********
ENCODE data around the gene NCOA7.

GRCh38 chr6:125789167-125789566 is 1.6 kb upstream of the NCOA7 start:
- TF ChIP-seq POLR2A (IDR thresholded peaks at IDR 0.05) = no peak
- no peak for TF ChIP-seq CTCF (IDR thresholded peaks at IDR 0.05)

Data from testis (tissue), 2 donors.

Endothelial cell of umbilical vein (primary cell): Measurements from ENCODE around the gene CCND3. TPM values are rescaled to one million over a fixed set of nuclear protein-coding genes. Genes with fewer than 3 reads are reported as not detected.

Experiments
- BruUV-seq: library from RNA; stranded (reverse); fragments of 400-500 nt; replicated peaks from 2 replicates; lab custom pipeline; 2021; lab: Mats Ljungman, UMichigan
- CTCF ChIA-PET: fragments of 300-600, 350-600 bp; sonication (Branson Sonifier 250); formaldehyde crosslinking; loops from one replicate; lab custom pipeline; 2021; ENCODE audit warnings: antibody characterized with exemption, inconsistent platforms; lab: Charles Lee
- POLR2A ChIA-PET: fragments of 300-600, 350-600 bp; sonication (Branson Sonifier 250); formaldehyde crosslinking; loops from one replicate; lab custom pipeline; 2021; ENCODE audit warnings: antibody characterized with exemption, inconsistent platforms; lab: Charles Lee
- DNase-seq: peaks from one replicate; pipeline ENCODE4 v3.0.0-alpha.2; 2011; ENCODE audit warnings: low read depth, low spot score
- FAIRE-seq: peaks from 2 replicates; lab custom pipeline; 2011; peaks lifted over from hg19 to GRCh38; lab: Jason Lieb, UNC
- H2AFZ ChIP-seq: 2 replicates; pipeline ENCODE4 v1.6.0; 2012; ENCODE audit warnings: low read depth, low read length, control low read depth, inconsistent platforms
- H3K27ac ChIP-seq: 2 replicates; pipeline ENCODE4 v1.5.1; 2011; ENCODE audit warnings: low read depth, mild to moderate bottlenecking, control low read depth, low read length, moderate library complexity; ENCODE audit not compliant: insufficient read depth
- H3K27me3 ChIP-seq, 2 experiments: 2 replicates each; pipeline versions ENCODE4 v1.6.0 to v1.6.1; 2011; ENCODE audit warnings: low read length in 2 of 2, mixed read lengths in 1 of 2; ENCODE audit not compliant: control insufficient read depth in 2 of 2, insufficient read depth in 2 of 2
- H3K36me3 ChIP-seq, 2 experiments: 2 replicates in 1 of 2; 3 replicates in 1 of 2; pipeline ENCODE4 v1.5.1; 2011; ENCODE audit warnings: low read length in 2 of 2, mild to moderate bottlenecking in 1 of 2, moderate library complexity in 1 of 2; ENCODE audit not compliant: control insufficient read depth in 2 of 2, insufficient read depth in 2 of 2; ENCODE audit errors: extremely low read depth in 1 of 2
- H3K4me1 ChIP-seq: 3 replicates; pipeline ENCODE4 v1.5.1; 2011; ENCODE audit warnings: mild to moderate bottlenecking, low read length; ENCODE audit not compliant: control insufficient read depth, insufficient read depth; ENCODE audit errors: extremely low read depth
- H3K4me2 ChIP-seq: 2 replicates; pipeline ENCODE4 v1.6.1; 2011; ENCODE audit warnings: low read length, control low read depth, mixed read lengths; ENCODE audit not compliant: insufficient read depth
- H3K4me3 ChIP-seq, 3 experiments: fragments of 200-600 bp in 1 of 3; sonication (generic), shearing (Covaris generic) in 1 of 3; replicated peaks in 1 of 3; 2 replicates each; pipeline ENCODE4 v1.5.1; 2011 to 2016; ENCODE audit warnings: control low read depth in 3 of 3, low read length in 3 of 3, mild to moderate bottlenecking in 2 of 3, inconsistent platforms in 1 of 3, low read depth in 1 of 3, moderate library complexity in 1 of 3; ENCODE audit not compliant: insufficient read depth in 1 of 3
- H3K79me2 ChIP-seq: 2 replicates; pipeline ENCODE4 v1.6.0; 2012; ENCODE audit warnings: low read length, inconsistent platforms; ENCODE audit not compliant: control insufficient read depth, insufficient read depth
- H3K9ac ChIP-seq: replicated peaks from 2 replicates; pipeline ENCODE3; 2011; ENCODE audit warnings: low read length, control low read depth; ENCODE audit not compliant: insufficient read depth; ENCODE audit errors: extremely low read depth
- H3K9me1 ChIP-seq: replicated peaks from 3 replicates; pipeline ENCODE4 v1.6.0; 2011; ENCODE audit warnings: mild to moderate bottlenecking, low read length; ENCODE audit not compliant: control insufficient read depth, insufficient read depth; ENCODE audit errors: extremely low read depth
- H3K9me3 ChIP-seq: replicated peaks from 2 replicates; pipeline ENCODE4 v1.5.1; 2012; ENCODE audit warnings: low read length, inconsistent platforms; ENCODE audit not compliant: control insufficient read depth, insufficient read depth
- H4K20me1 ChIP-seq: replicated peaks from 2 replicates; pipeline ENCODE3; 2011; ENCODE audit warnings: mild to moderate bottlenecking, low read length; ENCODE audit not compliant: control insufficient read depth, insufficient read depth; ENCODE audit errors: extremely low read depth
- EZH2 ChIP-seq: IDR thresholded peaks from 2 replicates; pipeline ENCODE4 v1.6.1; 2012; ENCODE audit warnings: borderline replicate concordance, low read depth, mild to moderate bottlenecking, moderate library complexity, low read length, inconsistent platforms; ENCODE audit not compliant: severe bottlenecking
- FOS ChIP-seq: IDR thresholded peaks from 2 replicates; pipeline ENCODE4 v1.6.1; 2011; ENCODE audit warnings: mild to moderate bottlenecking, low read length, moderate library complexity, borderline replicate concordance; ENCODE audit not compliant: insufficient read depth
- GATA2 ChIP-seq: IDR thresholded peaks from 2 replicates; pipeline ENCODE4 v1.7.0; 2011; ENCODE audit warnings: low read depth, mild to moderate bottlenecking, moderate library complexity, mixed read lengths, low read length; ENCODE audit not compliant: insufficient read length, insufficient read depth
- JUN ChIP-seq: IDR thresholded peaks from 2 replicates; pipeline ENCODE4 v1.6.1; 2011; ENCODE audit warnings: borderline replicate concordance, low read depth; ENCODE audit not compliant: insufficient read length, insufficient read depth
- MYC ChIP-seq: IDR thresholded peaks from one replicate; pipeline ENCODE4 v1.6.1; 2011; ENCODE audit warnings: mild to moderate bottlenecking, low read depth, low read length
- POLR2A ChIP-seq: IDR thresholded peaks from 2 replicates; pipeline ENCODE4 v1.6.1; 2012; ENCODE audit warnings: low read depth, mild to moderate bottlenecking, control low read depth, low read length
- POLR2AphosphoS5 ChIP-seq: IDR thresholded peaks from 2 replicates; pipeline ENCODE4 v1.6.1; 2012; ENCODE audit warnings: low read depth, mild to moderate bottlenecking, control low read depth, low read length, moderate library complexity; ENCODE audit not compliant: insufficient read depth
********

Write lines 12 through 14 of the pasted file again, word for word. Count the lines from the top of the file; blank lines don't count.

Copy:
- FAIRE-seq: peaks from 2 replicates; lab custom pipeline; 2011; peaks lifted over from hg19 to GRCh38; lab: Jason Lieb, UNC
- H2AFZ ChIP-seq: 2 replicates; pipeline ENCODE4 v1.6.0; 2012; ENCODE audit warnings: low read depth, low read length, control low read depth, inconsistent platforms
- H3K27ac ChIP-seq: 2 replicates; pipeline ENCODE4 v1.5.1; 2011; ENCODE audit warnings: low read depth, mild to moderate bottlenecking, control low read depth, low read length, moderate library complexity; ENCODE audit not compliant: insufficient read depth